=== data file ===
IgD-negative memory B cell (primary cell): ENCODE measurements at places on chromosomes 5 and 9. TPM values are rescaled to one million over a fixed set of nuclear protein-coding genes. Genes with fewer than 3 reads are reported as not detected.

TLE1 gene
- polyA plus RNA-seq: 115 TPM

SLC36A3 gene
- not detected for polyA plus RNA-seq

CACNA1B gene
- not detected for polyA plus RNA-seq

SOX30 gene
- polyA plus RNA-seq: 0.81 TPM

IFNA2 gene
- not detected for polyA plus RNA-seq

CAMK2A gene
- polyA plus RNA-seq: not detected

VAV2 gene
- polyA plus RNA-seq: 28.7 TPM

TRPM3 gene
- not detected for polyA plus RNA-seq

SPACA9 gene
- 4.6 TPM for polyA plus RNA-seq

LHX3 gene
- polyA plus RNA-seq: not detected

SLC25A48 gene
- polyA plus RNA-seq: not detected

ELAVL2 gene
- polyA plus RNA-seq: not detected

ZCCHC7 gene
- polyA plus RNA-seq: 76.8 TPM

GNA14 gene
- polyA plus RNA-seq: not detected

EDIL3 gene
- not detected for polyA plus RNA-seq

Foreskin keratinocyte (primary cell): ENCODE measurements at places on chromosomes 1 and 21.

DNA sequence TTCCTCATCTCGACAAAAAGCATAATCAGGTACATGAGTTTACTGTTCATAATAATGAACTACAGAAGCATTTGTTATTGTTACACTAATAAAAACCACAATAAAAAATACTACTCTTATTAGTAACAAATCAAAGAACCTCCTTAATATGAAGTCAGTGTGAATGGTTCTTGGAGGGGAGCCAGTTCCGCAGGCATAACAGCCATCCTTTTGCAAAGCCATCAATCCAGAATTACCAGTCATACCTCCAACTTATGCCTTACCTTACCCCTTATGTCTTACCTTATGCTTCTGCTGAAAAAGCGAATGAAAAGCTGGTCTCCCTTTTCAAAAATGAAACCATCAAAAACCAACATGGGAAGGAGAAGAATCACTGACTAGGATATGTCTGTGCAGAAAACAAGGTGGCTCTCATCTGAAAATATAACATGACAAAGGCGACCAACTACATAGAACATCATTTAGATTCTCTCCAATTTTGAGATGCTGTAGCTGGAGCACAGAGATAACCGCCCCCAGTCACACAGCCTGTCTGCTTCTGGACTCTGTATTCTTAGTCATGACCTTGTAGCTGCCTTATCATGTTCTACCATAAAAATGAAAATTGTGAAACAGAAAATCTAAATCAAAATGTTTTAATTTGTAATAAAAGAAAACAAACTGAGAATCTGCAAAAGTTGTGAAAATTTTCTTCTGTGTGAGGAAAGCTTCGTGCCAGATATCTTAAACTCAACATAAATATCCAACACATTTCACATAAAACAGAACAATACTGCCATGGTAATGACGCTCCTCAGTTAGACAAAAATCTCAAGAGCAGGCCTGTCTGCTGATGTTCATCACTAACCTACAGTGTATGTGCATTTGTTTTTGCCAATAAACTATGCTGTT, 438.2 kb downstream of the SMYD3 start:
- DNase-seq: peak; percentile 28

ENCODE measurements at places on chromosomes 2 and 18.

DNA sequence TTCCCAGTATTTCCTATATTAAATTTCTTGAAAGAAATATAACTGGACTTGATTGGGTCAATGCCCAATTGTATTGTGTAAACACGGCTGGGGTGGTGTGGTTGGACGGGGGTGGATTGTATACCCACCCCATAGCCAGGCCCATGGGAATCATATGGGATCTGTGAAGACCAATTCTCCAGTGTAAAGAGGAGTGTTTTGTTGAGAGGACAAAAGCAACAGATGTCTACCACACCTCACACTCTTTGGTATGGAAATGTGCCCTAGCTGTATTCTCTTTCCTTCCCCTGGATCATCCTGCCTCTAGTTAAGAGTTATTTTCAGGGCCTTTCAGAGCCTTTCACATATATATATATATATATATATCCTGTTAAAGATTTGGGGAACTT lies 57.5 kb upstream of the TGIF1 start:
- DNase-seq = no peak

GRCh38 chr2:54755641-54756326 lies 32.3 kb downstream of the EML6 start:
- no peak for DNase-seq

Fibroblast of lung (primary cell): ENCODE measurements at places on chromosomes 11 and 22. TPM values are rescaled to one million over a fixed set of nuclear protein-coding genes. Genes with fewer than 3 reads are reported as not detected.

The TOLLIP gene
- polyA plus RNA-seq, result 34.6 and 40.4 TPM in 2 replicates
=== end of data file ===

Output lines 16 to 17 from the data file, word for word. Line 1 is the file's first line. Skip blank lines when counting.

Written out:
TRPM3 gene
- not detected for polyA plus RNA-seq